Abu Dhabi: Abu Dhabi’s Sheikh Zayed Festival is highlighting Emirati cultural heritage as part of its main objective to preserve national identity.
A series of events, attractions and pavilions at the Festival place special emphasis on Emirati traditions. Chief among these is the Heritage Village, located at the heart of the Festival grounds. It showcases the UAE’s heritage through a replica of the four main environments where Emirati civilisation settled and flourished: the marine environment, the desert environment, the mountain environment, and the agricultural environment.
Each replica gives visitors glimpses of early life in the UAE through life-sized mock-ups that were created to reflect the realities of those environments.
Welcoming of all
The Heritage Village bears a large sign of ‘Hayakom’ (which means ‘welcome’ in Emirati dialect) built under local design principles. The gates to the area are models of ancient military building designs that were used to protect from outside threats. Through its installations, the area transports visitors away from the present world, and transports them to the simplicity of life in early times, with their mud and palm leaf houses that evoke nostalgia and conjures interest in the roots of UAE culture.
The Village has been built collaboratively by several government bodies that aim to preserve and showcase Emirati culture to the public, including the General Women’s Union (GWU), the Khalifa bin Zayed Al Nahyan Foundation, and the Emirates Falconers Club, the Arabian Saluki Centre, and the Abu Dhabi Marine Sports Club.
The GWU provides women’s workshops by several female experts in traditional handicrafts, using yarn mills and weaving to produce a variety of textiles like Al Sadu, Talli, wool and weaving carpets. In addition, there are many other traditional crafts in the village that will remind new generations of life back in the old days. The Khalifa bin Zayed Al Nahyan Foundation focuses on showcasing products made by Emirati families.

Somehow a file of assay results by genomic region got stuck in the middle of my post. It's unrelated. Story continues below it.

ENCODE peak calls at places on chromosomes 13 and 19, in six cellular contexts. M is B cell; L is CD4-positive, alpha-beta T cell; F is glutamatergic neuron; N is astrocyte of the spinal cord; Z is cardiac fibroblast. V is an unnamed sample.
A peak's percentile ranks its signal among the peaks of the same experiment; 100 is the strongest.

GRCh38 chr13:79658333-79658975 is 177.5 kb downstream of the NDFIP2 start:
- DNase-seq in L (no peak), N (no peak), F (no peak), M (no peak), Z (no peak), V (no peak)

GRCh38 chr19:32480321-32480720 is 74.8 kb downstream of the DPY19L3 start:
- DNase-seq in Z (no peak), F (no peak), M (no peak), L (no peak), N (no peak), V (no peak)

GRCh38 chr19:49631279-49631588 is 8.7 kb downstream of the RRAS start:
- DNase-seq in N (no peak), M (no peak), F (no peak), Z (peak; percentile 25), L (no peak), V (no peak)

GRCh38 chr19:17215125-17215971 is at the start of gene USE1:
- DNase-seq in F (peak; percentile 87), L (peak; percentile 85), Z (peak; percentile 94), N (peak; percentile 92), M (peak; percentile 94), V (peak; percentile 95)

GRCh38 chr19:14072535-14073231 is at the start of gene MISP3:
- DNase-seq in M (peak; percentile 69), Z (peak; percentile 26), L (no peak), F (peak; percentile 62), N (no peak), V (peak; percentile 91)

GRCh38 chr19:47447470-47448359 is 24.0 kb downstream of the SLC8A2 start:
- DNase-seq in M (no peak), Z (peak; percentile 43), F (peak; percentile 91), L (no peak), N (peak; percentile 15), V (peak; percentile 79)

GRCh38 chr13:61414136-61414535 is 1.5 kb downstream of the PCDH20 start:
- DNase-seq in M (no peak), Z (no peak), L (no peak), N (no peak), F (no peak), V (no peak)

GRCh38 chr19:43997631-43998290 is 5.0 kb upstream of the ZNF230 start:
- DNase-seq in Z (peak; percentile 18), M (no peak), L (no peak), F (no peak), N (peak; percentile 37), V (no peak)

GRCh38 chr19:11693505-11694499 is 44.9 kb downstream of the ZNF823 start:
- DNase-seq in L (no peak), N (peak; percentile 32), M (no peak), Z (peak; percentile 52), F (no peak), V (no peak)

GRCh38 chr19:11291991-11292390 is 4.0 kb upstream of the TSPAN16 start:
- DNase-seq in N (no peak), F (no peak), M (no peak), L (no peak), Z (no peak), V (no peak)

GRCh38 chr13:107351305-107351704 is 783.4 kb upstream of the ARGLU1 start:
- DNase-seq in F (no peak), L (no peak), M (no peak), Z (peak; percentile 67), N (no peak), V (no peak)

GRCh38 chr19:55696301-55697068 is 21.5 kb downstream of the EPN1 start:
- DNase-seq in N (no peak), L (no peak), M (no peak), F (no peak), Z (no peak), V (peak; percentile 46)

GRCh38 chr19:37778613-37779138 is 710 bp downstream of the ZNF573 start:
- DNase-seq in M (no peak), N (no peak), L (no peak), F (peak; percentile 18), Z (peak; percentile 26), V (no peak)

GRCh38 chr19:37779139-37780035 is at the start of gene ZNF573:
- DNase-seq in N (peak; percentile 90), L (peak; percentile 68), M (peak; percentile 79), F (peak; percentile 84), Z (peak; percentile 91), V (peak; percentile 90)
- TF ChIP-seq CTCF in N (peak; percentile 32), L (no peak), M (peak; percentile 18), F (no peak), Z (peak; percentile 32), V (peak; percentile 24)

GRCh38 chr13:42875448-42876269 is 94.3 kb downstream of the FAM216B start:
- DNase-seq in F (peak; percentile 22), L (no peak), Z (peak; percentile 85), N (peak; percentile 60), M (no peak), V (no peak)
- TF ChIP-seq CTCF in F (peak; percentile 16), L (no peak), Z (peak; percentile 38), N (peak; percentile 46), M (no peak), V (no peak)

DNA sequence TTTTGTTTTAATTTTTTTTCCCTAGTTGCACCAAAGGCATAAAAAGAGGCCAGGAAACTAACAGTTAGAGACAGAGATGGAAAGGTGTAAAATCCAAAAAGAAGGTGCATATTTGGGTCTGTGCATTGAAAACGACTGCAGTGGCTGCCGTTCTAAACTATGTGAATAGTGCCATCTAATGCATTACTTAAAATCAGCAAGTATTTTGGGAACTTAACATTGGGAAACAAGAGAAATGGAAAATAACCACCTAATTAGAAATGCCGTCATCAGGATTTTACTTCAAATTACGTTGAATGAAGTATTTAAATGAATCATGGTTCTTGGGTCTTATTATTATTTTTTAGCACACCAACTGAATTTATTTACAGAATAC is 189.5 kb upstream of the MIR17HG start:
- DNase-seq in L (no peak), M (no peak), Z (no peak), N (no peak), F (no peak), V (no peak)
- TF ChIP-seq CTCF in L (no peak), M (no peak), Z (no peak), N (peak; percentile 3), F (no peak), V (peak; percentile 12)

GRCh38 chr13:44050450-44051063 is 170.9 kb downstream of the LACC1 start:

The Emirates Heritage Club also brings back the Al Hadeera, where a group of senior citizens, or Al Showab in Emirati dialect, prepare traditional coffee in the traditional manner while surrounded by a wall made of palm leaves, known as Leptadenia in Emirati dialect. Other trees such as Acacia tortilis and Ghaf are also used to stabilise the wall of the construction and counter strong winds.
The Al Hadeera is open from one side that is not facing the wind to protect the seated people from dust and sand. The seating area was considered a sanctuary in winter to build a bonfire and prepare coffee, which was also the place where stories were told and memories were made. Al Tawa – a flat, heavy pan - and Al Mehmas are the main tools used for roasting coffee. Al Tawa is made of iron. Al Mehmas is a kind of spatula made of iron or copper, and is used for mixing the coffee grains while roasting the coffee, or to lift bread from a hot surface.
Falconry and hunting
The Emirates Falconers Club, on the other hand, present the art of falconry, with the aim of raising awareness of the importance of it as heritage that prioritises sustainable hunting methods and ethics.
The Arabian Saluki Centre, the first of its kind in the Arabian Gulf region and the Middle East, showcases greyhound, or Saluki, breeds with the aim of reviving the hunting sport and training greyhounds for hunting, as well as educating people about their role in falconry, maintaining the purity of the gene pools of superior breeds, and providing those interested with the necessary knowledge on how to care for and train them.
The Abu Dhabi Marine Sports Club showcases models of boats in the heart of the village in a bid to instill passion for marine sports, and an appreciation for both traditional and modern boats.
Studio and shop
The Village features a UAE Heritage Studio that allows tourists and visitors to take memorable photos in traditional Emirati clothing. The studio also offers a traditional grocery shop – Al Dukan – that features all kinds of old foods that are nostalgic to Emiratis, and a henna tinting station where visitors can experience application of the oldest and most common cosmetic substance that is still in use today.